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PLoS Biol. 2018 Feb 9;16(2):e2005358. doi: 10.1371/journal.pbio.2005358. eCollection 2018 Feb.

How the microbiome challenges our concept of self.

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Social Studies of Medicine, McGill University, Montreal, Quebec, Canada.
Zoological Institute and Interdisciplinary Research Center Kiel Life Science, University of Kiel, Kiel, Germany.
Department of Entomology & Department of Molecular Biology and Genetics, Cornell University, Ithaca, New York, United States of America.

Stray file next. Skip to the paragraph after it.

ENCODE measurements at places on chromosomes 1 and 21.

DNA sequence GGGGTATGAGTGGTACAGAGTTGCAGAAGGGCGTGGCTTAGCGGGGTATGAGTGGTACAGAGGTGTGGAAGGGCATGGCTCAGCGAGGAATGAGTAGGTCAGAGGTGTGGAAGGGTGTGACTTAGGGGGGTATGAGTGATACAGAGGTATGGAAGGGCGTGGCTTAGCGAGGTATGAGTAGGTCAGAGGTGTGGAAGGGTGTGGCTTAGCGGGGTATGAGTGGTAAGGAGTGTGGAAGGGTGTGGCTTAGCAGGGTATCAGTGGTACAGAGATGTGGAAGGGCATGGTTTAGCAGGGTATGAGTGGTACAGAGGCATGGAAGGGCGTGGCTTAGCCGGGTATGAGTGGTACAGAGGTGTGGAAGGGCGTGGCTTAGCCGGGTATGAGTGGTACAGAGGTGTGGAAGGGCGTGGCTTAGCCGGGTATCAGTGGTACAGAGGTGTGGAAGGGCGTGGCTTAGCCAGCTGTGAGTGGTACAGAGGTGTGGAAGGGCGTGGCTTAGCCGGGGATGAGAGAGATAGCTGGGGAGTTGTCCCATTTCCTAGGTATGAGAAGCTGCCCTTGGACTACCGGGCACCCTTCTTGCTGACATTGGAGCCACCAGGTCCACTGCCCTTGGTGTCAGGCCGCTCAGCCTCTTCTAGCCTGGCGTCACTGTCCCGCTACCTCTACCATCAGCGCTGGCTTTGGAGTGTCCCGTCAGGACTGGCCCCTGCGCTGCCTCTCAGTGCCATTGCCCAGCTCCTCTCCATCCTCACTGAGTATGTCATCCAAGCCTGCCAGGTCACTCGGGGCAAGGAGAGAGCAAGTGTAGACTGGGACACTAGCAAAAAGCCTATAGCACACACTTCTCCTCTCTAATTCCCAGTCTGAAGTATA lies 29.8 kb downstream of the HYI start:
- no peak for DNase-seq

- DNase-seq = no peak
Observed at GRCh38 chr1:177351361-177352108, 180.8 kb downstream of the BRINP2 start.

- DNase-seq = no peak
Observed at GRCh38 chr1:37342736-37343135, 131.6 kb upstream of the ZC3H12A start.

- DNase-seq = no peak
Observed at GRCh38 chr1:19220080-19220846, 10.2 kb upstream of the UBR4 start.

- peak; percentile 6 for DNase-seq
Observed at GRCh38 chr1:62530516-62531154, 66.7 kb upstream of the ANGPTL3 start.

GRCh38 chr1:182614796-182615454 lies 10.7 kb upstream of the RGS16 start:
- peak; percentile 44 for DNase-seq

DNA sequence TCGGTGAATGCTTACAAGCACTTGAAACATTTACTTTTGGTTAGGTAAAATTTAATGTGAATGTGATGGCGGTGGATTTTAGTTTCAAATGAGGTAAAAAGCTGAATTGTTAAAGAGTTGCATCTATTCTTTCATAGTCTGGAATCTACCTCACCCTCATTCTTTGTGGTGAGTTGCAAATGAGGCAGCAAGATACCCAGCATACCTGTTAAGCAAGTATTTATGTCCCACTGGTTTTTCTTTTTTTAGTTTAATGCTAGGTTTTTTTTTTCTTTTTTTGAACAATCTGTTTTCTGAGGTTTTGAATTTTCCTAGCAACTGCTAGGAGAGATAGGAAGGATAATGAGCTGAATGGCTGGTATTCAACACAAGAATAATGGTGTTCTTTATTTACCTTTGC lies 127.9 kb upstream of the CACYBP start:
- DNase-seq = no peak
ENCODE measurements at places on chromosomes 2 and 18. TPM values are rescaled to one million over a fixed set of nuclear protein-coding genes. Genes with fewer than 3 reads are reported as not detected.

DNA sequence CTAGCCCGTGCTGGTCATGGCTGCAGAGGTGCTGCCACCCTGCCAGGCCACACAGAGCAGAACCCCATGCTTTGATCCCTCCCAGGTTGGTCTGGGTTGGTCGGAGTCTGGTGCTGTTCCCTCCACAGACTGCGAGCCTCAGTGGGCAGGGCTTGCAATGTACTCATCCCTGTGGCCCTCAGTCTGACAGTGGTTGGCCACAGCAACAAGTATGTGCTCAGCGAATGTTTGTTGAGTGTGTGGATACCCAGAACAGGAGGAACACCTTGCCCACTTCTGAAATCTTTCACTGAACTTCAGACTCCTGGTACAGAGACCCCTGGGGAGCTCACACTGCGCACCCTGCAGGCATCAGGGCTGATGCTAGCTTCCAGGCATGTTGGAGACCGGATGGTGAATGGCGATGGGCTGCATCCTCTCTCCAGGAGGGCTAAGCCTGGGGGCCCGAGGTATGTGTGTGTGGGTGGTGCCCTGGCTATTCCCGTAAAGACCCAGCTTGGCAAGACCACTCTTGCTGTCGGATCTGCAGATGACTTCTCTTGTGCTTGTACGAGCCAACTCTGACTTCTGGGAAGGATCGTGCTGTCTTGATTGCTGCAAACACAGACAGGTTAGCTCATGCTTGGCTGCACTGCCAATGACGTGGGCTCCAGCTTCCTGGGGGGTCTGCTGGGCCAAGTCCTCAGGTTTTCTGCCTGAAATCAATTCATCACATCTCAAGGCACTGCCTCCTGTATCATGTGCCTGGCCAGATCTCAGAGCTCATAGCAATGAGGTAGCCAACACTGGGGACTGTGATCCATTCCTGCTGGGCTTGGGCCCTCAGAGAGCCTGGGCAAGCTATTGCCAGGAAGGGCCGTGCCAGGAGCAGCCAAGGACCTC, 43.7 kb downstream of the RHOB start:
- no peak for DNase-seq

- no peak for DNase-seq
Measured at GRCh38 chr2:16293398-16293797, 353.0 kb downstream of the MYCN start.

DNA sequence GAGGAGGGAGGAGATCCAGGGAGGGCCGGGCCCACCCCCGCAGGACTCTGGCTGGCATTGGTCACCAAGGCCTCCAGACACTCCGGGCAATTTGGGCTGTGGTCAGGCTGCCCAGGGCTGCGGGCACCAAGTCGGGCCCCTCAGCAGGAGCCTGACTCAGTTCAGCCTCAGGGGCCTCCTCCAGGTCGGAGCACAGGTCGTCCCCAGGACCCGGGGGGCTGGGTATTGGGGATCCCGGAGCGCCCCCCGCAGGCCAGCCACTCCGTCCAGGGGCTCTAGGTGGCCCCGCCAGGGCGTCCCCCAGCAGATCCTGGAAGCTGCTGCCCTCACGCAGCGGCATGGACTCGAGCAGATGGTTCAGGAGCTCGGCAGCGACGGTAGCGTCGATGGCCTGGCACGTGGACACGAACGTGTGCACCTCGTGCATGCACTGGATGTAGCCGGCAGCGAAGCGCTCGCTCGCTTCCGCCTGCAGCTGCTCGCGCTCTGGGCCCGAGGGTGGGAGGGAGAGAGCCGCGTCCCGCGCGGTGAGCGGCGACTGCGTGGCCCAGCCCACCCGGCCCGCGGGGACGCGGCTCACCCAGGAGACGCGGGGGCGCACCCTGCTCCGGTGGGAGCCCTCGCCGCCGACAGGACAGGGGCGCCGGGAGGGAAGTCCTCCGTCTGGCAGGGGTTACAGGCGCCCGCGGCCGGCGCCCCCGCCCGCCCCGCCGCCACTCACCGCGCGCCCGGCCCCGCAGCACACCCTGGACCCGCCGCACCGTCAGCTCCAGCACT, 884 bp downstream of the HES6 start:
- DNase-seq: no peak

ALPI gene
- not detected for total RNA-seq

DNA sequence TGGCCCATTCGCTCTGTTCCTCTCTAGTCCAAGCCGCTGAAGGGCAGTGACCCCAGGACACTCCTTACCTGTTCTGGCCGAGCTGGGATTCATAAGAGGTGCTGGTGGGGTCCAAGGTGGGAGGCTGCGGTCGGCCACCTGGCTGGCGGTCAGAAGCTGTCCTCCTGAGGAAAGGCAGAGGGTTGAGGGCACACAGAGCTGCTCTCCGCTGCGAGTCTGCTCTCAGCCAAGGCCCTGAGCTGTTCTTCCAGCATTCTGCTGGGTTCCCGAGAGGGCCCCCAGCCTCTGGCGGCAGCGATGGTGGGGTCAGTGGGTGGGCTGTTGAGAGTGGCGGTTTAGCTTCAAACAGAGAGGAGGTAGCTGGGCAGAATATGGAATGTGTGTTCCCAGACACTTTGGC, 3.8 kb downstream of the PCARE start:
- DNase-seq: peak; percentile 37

Today, the three classical biological explanations of the individual self--the immune system, the brain, the genome--are being challenged by the new field of microbiome research. Evidence shows that our resident microbes orchestrate the adaptive immune system, influence the brain, and contribute more gene functions than our own genome. The realization that humans are not individual, discrete entities but rather the outcome of ever-changing interactions with microorganisms has consequences beyond the biological disciplines. In particular, it calls into question the assumption that distinctive human traits set us apart from all other animals--and therefore also the traditional disciplinary divisions between the arts and the sciences.

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